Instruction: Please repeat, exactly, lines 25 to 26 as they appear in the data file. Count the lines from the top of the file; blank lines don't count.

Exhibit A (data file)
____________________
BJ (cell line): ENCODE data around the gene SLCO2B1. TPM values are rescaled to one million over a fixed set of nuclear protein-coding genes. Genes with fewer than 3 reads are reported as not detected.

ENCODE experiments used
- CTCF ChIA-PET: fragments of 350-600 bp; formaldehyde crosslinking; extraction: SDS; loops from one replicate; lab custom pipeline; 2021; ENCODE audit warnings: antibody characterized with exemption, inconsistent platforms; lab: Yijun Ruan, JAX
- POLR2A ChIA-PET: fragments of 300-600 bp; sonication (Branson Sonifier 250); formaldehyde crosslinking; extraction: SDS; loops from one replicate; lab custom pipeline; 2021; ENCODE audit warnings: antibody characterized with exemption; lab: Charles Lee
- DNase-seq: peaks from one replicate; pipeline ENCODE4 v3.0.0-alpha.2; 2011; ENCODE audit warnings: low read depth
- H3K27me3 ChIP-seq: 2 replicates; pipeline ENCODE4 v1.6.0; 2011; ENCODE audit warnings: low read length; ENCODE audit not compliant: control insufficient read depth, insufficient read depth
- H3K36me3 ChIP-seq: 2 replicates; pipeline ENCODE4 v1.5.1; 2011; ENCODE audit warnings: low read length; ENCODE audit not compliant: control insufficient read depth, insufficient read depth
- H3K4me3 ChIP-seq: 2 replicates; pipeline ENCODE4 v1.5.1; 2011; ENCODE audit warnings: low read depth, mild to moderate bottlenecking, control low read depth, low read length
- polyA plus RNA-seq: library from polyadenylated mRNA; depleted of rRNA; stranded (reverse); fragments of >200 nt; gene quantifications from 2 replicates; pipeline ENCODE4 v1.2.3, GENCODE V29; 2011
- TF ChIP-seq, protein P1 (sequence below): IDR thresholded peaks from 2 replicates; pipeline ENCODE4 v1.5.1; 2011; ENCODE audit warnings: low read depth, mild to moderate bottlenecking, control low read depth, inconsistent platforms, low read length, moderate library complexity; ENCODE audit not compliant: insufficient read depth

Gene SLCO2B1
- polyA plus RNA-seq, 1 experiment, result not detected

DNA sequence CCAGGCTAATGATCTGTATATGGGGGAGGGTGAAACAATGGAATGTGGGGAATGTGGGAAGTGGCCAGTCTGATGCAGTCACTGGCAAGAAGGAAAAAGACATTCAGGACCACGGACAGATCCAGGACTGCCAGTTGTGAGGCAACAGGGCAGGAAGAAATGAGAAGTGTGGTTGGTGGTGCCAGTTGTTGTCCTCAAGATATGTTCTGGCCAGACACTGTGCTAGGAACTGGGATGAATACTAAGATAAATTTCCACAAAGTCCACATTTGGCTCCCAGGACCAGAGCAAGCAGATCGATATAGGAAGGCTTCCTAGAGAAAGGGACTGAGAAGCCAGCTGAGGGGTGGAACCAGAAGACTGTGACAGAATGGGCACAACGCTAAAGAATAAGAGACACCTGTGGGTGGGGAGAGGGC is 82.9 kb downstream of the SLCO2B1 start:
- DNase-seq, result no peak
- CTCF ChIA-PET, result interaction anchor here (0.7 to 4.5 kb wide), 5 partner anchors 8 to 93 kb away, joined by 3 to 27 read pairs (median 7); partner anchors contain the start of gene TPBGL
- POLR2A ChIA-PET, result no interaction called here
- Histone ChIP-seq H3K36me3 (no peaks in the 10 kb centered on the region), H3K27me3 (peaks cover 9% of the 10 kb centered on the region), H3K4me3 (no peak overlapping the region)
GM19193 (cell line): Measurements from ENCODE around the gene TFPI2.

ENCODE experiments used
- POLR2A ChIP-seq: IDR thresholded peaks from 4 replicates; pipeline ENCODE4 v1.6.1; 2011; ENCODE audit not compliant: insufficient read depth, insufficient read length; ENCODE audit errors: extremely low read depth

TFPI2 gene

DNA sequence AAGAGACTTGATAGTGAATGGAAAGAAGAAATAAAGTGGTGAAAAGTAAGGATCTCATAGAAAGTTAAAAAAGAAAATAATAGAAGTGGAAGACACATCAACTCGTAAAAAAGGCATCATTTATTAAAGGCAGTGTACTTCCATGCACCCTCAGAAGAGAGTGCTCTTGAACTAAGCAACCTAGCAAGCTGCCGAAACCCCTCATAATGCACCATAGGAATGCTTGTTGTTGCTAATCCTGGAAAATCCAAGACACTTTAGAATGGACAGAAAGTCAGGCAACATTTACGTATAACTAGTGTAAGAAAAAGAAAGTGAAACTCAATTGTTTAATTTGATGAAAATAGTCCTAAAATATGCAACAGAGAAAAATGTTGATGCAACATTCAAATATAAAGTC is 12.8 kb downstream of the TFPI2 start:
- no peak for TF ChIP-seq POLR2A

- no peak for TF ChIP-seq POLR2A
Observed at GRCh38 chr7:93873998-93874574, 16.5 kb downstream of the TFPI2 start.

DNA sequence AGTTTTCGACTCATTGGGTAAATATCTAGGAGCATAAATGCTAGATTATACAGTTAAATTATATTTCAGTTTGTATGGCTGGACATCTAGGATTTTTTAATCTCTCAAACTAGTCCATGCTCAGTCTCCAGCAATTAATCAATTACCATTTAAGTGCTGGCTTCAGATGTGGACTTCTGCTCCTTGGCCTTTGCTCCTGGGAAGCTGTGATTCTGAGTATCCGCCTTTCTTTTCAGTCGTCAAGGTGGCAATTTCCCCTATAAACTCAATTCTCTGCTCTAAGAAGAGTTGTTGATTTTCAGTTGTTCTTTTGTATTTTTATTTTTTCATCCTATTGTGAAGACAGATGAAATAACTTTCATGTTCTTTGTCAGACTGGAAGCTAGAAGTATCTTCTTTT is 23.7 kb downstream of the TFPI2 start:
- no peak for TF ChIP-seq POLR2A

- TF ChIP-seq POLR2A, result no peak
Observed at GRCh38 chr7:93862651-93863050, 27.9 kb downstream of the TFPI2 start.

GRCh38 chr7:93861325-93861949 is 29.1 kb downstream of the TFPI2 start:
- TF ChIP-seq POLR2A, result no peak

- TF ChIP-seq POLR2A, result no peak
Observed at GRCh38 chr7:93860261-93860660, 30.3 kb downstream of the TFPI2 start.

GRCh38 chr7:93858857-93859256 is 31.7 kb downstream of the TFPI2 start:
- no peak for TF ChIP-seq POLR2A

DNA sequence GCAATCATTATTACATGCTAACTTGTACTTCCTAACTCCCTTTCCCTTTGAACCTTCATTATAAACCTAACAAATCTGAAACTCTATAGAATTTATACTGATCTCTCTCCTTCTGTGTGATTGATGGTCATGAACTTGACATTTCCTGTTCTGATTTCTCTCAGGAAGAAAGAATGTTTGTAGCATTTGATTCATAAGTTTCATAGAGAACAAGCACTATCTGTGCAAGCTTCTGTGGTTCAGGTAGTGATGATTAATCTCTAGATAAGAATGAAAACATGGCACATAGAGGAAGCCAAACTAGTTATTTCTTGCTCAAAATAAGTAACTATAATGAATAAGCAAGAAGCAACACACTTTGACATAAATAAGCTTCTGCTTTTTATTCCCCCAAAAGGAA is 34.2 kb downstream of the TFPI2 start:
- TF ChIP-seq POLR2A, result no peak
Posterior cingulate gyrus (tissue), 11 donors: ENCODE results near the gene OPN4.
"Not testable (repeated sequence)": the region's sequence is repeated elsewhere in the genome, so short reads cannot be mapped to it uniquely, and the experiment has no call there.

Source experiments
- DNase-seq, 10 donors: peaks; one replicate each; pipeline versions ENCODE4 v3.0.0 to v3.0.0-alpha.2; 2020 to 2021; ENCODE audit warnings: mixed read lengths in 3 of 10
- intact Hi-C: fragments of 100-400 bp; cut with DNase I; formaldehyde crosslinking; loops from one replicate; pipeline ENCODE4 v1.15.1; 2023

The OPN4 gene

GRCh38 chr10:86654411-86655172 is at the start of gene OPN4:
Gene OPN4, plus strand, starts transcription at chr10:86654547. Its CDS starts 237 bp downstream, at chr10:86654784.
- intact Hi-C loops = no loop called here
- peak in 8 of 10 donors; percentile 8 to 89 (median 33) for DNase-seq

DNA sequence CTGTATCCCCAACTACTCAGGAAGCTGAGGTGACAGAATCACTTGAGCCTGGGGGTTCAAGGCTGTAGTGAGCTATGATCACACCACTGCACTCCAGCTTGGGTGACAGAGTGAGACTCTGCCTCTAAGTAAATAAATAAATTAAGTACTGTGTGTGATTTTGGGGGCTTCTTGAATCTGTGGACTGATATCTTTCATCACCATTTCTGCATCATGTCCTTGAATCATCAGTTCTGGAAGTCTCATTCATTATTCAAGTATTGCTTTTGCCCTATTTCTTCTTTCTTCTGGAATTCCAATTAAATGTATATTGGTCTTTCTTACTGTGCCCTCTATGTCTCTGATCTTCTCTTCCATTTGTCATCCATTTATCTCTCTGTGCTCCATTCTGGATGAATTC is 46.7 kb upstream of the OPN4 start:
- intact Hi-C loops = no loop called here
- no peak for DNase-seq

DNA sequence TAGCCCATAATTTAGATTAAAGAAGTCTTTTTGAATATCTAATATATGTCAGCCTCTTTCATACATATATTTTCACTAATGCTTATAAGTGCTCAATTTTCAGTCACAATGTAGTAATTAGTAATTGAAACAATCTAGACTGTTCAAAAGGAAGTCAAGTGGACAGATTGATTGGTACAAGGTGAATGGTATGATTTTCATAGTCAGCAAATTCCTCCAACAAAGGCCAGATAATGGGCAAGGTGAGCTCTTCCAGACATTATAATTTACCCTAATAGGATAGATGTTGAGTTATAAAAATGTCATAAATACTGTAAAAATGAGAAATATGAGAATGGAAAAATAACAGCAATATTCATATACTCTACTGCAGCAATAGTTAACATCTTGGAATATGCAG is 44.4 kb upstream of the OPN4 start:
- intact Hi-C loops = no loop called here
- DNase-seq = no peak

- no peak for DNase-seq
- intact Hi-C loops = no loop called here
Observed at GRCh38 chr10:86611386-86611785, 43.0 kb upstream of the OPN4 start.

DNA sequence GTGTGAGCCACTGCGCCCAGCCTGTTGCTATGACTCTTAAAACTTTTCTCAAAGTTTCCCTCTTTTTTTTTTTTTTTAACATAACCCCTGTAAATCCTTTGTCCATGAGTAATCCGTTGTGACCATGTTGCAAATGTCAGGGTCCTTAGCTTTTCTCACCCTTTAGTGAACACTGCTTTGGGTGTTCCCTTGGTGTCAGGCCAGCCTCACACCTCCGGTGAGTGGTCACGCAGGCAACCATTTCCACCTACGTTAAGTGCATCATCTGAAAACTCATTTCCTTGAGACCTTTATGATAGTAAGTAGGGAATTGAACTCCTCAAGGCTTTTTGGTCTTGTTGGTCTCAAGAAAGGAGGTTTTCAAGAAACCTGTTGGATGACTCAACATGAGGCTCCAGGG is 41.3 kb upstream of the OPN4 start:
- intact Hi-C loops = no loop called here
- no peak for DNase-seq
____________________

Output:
Observed at GRCh38 chr7:93873998-93874574, 16.5 kb downstream of the TFPI2 start.

DNA sequence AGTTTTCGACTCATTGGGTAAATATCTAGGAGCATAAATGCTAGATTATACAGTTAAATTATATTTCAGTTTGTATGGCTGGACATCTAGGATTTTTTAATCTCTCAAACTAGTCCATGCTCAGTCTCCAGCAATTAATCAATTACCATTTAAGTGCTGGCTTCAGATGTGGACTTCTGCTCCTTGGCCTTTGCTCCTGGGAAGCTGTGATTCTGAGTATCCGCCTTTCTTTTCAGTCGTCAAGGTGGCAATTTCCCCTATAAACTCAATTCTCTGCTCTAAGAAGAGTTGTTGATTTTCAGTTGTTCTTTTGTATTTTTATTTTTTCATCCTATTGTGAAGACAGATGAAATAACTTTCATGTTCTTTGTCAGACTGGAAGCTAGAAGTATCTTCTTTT is 23.7 kb downstream of the TFPI2 start: